The most recent Hollywood hit in China, Mission Impossible, Rogue Nation, was co-produced by Paramount, Alibaba and a unit of CCTV. This represents just a trickle of the Chinese money that is flooding into the banks in Burbank. Through these investments, Chinese “soft power” seems to be gaining some traction through Chinese sensibilities slipping into the scripts of sino-financed films. According to Rosen, Hollywood’s “success has fueled widespread criticism that the quest for market share has compelled Hollywood to “sell out,” to self-censor in making films that, at best, avoid sensitive social and political issues, and at worst offer an overly positive picture of China under Communist rule.”

Rosen, however, also downplays China’s effect on Hollywood so far. He says that Chinese villains are certainly vanishing from Hollywood movies and various scenes are eliminated, added or enhanced to show China in a positive light. But, Rosen reckons, these sorts of alterations are part of Hollywood’s long success in projecting its own soft power.

For anyone familiar with the history and goals of Hollywood, it should not be surprising that films intended for overseas markets are tailored to suit the demands of those markets. Hollywood has always been concerned with the bottom line, so the reaction to the astonishing rise of the China market represents business as usual. It is this flexibility and ability to adjust that has been a major contributor to its long-term success. In this regard, it is instructive to compare Hollywood’s strategy to China’s efforts to promote its soft power by succeeding on the international film market.

This post originally appeared on LinkedIn.

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About James McGregor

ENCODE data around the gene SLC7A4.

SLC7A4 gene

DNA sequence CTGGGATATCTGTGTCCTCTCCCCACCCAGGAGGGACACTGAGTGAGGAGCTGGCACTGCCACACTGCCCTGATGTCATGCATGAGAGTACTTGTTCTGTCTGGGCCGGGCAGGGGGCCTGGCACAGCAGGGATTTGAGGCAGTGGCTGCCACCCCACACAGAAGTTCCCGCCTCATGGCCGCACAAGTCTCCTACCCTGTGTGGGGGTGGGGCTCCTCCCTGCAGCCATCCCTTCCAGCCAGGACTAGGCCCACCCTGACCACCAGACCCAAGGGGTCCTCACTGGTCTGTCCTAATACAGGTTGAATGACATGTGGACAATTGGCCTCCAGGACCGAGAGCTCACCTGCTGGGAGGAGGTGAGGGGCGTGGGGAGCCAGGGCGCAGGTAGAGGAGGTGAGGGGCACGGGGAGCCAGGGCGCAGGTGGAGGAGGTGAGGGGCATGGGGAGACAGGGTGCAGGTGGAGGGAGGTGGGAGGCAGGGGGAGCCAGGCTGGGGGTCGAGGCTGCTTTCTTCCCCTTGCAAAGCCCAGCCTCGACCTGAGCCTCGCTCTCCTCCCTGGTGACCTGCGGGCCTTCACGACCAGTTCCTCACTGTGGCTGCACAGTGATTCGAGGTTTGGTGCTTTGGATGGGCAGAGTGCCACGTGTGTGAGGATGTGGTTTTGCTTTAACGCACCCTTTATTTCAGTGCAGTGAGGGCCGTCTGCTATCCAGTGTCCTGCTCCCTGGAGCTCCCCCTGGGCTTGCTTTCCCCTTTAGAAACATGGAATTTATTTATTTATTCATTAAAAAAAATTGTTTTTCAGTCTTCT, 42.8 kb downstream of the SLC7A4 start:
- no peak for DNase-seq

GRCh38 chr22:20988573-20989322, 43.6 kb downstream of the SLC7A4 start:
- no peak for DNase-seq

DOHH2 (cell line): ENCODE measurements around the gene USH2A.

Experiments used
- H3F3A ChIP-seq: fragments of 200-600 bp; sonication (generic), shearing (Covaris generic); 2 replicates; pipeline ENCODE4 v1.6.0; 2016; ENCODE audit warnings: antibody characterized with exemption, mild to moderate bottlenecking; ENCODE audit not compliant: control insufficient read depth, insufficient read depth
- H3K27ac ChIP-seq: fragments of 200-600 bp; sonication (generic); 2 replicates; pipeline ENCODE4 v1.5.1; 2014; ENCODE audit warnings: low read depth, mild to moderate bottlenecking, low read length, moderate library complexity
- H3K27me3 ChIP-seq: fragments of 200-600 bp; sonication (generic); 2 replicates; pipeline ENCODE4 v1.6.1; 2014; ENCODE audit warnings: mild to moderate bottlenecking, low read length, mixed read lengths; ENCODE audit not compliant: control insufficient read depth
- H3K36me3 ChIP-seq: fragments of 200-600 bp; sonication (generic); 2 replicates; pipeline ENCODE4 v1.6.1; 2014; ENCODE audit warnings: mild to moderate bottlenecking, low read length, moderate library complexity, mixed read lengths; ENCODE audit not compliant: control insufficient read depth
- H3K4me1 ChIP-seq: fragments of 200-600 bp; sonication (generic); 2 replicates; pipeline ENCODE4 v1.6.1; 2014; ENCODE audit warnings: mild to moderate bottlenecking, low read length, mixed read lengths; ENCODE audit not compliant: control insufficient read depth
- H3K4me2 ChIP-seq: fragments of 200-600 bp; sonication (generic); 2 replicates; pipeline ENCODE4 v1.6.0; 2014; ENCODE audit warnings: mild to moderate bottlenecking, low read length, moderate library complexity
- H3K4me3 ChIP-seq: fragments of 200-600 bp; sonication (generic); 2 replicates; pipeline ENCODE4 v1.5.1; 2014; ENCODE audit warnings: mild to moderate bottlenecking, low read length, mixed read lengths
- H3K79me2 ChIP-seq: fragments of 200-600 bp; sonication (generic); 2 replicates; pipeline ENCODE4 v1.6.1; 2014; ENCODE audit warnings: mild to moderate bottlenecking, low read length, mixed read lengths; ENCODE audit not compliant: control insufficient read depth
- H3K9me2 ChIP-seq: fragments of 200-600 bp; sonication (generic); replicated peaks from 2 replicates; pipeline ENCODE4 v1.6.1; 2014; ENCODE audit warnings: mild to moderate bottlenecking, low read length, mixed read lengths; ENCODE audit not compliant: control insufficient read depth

James McGregor is an American author, journalist and businessman who has lived in China for more than 25 years. Currently, he is chairman of APCO Worldwide, Greater China. A professional speaker and commentator who specializes in China’s business, politics and society, he regularly appears in the media to discuss China-related topics. McGregor is the author of the books "No Ancient Wisdom, No Followers: The Challenges of Chinese Authoritarian Capitalism" (2012) and "One Billion Customers: Lessons from the Front Lines of Doing Business in China" (2005). He also wrote the 2010 report "China’s Drive for ‘Indigenous Innovation’ – A Web of Industrial Policies." From 1987 to 1990 McGregor served as The Wall Street Journal’s bureau chief in Taiwan, and from 1990 to 1994 as the paper’s bureau chief in Mainland China. From 1994 to 2000, he was chief executive of Dow Jones & Company in China. After leaving Dow Jones, he was China managing partner for GIV Venture Partners, a $140 million venture capital fund specializing in the Chinese Internet and technology outsourcing. In 1996, McGregor was elected as chairman of the American Chamber of Commerce in China. He also served for a decade as a governor of that organization. He is a member of the Atlantic Council, Council on Foreign Relations, National Committee on US-China Relations and International Council of the Asia Society. He serves on a variety of China-related advisory boards.